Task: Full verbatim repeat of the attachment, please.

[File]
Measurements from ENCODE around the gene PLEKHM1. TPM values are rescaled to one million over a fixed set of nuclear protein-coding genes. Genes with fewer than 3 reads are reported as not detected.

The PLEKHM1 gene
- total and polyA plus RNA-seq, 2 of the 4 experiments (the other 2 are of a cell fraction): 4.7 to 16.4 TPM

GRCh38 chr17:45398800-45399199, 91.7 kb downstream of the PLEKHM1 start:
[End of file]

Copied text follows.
Measurements from ENCODE around the gene PLEKHM1. TPM values are rescaled to one million over a fixed set of nuclear protein-coding genes. Genes with fewer than 3 reads are reported as not detected.

The PLEKHM1 gene
- total and polyA plus RNA-seq, 2 of the 4 experiments (the other 2 are of a cell fraction): 4.7 to 16.4 TPM

GRCh38 chr17:45398800-45399199, 91.7 kb downstream of the PLEKHM1 start: